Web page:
When Winterson writes about Handel and Picasso, though, her prose becomes inventive and precise. It takes a true and a bold narrative gift to imagine the novel’s final section, in which we revisit with Handel his childhood romance with an older Cardinal who castrated him. This long and disturbing passage will have conservatives, feminists, and many if not most others hurling the book across the room, because Winterson, in her nostalgia for the aesthetic past, tells the terrible story without moral judgment; its outlandishness becomes plausible, its outrageousness delicate, as Winterson submerges herself and us in true otherness—not the fashionable otherness of commercial multiculturalism, in which self and other shop together, but the true otherness that even the most open-minded will want to denounce as mere barbarism. And maybe it is. When Handel’s family finds out what has been going on and decisively ends his relationship with the Cardinal, the novel shockingly invites us to wonder, “Which cut did the harm? His or theirs?” What is worse—the mutilations of art and sex or the mutilations of a society hostile both to art and sex? That is a real question, a question you could spend your whole life trying to answer, and not a rhetorical one—we should all want novels that deal with genuinely intractable and tragic quandaries rather than giving easy answers in the name of right-thinking.
Another novel published around the same time in the U.K. was similarly experimental and similarly ill-received: Kazuo Ishiguro’s The Unconsoled. Ishiguro’s novel is as bold as Winterson’s, and as complicatedly involved with the modernist tradition (though Ishiguro’s agon is with Dostoevsky and Kafka, whereas Winterson’s is with Woolf and Eliot). But The Unconsoled, as befits its title, totally undermines any Romantic ambition for the artist to redeem society. Ishiguro’s artist cannot even redeem himself—but for all that, the novel says, art is worthwhile, a deep and private pleasure. These are two novels to read together, in dialogue with each other. They also illustrate the importance of going back to work that has been too hastily dismissed. When the fog of the present lifts in the future, the supposed masterpieces of the moment may be revealed as flimsy cardboard, while some of those books derogated by their first readers will stand out as figures of depth and substance.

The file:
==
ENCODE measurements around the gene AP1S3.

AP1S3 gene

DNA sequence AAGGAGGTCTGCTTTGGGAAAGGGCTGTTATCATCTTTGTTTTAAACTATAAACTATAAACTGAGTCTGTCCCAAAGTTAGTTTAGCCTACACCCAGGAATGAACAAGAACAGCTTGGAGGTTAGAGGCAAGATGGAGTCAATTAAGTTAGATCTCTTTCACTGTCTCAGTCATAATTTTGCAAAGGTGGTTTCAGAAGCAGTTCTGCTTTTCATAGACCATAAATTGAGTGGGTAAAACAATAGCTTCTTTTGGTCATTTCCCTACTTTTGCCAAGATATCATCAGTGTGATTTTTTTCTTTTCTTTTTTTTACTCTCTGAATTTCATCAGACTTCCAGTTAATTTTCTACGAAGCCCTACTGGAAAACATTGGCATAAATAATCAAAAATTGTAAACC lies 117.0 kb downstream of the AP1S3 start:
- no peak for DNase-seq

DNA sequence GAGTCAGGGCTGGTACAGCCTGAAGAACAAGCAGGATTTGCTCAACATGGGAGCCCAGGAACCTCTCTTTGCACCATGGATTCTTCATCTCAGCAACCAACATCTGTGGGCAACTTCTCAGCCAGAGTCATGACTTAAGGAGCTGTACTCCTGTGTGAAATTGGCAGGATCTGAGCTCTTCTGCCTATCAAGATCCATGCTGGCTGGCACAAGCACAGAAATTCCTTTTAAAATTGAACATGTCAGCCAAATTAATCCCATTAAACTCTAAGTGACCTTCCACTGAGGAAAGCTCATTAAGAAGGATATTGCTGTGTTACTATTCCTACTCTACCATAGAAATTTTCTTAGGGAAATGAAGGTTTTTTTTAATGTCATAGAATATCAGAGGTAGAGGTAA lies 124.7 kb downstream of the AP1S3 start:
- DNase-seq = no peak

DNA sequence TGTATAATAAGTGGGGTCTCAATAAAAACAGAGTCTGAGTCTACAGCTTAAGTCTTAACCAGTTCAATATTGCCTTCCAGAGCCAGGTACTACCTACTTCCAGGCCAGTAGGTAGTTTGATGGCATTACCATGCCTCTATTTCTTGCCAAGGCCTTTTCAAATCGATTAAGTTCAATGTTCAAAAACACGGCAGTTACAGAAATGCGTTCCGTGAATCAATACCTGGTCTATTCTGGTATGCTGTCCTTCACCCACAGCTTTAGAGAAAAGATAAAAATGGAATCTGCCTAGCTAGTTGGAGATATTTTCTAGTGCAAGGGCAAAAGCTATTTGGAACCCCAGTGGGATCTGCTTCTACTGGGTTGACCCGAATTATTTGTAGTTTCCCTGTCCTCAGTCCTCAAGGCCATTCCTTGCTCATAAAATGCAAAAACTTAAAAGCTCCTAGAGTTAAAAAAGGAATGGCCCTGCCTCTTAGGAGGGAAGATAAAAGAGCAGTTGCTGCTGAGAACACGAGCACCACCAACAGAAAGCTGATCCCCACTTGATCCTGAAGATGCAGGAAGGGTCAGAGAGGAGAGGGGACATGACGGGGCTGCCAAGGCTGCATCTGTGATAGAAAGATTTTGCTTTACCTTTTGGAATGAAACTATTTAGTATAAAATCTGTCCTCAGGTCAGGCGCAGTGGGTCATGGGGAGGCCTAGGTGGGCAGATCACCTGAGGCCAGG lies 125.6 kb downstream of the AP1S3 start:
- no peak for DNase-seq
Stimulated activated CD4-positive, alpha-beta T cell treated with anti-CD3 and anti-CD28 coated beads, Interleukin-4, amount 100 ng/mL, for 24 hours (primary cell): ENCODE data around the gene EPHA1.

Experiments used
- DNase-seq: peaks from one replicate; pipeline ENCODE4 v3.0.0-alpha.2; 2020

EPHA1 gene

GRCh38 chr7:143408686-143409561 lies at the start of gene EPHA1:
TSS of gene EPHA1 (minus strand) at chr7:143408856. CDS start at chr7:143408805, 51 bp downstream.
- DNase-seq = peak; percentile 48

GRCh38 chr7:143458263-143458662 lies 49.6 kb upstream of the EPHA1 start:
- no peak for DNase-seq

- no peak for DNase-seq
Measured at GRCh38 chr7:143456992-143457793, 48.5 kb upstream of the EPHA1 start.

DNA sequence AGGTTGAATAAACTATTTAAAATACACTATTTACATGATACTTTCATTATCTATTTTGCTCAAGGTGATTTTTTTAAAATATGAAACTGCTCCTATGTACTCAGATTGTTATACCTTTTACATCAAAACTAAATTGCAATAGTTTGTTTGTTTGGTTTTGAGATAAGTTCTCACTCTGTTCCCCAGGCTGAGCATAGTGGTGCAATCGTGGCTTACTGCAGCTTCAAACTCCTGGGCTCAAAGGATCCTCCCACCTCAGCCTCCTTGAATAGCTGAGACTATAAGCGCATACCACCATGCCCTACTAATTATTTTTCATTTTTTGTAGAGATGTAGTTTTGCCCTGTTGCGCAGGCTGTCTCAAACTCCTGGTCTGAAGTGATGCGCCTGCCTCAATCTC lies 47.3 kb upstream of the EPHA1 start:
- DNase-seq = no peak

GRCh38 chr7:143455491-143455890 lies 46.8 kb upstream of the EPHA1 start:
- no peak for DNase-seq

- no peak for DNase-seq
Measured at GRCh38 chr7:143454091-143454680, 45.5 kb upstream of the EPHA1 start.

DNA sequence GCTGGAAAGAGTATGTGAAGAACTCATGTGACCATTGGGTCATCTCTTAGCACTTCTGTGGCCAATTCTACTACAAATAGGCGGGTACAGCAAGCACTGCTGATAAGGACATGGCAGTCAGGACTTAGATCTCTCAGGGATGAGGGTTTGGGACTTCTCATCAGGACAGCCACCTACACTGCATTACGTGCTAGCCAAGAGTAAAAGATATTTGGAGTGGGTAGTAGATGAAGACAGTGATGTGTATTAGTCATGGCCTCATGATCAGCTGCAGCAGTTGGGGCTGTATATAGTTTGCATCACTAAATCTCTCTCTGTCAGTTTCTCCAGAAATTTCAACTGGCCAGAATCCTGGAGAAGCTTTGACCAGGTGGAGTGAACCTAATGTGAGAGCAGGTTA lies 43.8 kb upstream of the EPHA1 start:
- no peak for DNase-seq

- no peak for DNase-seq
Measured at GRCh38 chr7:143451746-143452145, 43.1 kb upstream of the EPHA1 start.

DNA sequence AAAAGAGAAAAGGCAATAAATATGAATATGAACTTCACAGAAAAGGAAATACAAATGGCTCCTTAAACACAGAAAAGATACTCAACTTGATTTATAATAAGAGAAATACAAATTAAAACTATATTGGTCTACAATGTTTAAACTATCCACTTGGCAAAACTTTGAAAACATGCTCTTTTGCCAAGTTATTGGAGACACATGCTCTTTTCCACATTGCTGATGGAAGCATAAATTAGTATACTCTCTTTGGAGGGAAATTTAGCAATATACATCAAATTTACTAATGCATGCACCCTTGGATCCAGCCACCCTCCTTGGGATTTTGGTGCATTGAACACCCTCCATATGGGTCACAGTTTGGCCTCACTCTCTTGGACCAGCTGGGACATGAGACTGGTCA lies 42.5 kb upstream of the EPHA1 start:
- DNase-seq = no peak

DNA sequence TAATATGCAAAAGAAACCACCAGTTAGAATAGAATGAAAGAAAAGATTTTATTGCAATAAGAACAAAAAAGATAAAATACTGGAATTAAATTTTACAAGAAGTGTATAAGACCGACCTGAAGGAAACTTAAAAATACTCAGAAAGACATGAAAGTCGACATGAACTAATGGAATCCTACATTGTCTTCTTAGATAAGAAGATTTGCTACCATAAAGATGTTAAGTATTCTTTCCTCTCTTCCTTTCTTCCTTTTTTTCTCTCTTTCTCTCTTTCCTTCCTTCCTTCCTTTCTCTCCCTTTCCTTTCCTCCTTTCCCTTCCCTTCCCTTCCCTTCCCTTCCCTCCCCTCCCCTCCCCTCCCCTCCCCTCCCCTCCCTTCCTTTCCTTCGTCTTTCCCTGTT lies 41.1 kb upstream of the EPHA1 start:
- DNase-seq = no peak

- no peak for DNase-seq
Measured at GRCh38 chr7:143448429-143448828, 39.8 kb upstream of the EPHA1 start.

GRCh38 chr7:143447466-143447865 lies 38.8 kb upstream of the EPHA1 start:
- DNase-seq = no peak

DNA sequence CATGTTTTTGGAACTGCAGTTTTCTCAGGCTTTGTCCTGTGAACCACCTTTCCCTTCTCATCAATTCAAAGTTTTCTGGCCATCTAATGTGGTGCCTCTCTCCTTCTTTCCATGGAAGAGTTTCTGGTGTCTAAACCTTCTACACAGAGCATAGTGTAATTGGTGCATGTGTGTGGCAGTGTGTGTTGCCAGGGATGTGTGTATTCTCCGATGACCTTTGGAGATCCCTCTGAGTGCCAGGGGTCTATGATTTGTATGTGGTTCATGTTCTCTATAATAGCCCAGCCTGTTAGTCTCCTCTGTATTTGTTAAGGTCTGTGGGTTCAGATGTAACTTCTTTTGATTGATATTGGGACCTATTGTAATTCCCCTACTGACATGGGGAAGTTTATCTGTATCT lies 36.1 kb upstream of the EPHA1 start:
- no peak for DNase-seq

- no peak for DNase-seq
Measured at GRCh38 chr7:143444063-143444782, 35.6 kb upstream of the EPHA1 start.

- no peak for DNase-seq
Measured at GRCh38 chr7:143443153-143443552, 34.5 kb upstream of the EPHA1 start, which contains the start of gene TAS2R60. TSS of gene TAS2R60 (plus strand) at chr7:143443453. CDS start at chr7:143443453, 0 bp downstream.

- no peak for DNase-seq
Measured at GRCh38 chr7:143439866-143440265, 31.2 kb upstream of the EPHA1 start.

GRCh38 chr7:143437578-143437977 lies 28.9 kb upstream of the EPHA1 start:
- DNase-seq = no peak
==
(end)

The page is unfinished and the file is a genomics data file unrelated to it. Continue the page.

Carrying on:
We should look past the vagaries of Winterson’s reputation and even the datedness of this novel’s packaging—the cover of the edition I read looks (charmingly) like a 1990s cover for an alternative CD—and read this enchanting, disquieting, and exasperating novel. Not all of its risks are rewarded, but they wouldn’t be risks if they were.